don’t forget the heat
Last on our list is the heat, which can be uncomfortable and even dangerous for your pet. If you’re travelling to a warmer climate than they’re used to, it’s important to take measures to keep them cool. If there’s a pool nearby, this is perfect for water-loving dogs to cool down. Just be sure to check they’re allowed in.
For cats, make sure they get plenty of water and shade – although as lovers of the sun you may have a hard time keeping them out of it!
Brexit: new rules for travel to the EU and Northern Ireland from January 1st 2021
From January 1st, pet passports will no longer be valid for trips to the EU or N Ireland. Instead you will need an animal health certificate (AHC). Along with the certificate you will also need to make sure:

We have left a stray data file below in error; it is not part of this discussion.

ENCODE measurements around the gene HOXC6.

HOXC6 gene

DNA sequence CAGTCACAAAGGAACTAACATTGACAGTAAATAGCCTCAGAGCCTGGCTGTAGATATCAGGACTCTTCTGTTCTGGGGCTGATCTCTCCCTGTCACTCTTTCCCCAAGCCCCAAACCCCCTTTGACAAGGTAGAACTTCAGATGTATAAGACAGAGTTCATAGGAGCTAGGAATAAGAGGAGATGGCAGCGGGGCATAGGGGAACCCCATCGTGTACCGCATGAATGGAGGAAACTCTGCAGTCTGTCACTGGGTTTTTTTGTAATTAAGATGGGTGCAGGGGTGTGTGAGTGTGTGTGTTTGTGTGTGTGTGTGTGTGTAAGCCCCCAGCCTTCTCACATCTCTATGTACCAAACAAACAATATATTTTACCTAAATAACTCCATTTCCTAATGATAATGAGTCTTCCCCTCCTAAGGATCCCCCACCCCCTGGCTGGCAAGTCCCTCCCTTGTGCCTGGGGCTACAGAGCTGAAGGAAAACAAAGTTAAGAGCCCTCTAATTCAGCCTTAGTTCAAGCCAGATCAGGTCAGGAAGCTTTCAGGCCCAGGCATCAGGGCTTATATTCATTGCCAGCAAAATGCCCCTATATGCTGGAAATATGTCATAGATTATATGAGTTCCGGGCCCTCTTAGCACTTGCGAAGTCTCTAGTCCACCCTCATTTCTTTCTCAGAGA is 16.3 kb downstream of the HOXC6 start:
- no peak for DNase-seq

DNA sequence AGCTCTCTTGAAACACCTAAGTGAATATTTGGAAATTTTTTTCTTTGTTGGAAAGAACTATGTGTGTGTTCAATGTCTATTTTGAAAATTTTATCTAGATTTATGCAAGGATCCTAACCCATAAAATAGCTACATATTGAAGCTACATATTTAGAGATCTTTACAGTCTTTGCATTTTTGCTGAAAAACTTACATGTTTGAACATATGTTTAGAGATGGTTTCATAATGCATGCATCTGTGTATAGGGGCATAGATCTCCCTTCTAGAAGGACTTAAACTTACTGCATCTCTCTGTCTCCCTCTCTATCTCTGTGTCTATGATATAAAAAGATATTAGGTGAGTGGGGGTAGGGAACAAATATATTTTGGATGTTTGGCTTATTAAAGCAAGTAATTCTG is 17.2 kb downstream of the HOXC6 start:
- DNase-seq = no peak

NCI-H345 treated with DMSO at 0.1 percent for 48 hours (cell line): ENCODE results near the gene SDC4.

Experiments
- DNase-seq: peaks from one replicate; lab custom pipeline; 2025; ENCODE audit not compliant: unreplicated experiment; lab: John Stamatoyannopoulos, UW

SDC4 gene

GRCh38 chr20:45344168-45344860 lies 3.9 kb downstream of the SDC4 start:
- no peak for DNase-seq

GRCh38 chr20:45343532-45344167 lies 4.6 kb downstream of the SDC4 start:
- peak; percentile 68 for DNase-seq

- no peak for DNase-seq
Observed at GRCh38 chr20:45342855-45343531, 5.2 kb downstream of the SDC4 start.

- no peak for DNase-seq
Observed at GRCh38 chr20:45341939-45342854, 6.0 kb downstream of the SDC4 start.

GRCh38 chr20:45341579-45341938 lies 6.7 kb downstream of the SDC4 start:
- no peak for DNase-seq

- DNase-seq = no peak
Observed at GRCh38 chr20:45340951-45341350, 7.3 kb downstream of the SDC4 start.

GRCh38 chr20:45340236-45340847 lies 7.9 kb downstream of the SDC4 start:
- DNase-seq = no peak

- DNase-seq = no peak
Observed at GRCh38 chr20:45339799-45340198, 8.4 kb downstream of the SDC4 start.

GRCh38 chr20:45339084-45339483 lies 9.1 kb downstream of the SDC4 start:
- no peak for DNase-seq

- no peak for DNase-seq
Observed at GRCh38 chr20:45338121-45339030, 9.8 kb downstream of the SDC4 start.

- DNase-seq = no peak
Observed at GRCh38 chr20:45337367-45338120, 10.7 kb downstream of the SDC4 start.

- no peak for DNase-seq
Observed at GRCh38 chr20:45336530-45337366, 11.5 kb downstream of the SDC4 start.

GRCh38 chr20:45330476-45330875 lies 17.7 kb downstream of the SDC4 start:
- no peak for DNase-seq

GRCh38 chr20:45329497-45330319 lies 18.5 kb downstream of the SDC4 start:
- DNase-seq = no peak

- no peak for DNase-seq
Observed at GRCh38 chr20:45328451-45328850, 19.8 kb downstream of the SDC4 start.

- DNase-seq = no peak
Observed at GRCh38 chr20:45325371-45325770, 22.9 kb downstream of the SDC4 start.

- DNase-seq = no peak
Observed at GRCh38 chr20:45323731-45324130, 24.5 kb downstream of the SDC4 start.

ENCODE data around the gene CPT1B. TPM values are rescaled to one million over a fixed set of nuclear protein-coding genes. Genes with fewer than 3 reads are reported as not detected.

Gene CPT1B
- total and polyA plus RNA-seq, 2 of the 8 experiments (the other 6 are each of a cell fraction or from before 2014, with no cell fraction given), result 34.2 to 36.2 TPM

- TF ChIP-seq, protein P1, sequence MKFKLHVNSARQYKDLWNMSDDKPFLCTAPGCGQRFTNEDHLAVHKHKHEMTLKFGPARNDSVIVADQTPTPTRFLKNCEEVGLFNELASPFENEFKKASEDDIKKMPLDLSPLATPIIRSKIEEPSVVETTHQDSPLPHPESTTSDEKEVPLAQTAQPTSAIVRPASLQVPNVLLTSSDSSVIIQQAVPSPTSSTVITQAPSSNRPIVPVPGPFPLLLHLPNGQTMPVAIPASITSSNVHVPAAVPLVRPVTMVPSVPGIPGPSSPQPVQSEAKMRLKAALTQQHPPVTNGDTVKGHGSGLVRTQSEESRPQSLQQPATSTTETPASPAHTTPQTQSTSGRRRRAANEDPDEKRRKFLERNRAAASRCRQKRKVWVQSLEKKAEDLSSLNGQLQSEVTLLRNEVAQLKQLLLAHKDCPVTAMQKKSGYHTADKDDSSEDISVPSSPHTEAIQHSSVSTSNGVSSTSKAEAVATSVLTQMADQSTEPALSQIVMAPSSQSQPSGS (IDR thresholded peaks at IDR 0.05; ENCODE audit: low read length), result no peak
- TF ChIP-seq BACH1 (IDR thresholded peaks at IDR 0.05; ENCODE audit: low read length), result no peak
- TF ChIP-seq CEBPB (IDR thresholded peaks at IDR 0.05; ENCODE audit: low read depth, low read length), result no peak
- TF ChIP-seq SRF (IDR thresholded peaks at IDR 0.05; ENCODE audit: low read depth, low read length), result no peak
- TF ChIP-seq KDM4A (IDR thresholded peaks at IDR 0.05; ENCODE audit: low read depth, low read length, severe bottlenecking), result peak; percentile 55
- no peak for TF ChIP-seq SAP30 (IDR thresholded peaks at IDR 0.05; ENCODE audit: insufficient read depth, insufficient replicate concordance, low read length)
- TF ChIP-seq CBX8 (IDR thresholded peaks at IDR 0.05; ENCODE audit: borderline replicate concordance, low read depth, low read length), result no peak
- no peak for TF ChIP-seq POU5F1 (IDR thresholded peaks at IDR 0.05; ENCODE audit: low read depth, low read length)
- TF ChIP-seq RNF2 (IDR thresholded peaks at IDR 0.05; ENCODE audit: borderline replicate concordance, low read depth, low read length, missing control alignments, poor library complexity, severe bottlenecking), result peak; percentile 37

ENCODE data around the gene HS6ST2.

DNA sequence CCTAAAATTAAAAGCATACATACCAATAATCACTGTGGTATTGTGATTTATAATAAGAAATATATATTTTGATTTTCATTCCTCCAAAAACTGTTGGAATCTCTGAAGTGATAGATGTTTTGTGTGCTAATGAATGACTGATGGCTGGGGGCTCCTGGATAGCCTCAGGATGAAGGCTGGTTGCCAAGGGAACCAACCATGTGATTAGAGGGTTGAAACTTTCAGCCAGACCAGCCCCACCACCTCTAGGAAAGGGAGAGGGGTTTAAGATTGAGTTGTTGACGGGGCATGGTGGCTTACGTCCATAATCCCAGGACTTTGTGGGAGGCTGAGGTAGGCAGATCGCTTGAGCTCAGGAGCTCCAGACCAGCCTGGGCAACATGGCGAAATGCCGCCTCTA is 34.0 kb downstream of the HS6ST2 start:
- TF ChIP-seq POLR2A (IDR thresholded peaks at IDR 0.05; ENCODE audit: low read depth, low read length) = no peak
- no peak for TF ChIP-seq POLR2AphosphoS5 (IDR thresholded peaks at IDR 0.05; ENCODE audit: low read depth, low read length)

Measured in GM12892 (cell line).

- Your pet has been microchipped
- They have had their vaccination against rabies, they must be at least 12 weeks old before you can do this.
- Wait 21 days after their primary vaccination
- Visit your vet to get your AHC, no more than 10 days before travel to the EU
Getting an AHC certificate
To get your certificate, you must visit your vet within 10 days of travel and it must be signed by an official vet.
When you go you’ll need to have proof of your pet’s microchipping date and vaccination history for them to check. The certificate will then be valid for 10 days after the date of issue for entry into the EU or NI, and onward travel within the EU or Ni for 4 months after the issue date which includes the re-entry time to GB.
For more information on Pet travel: to and from Great Britain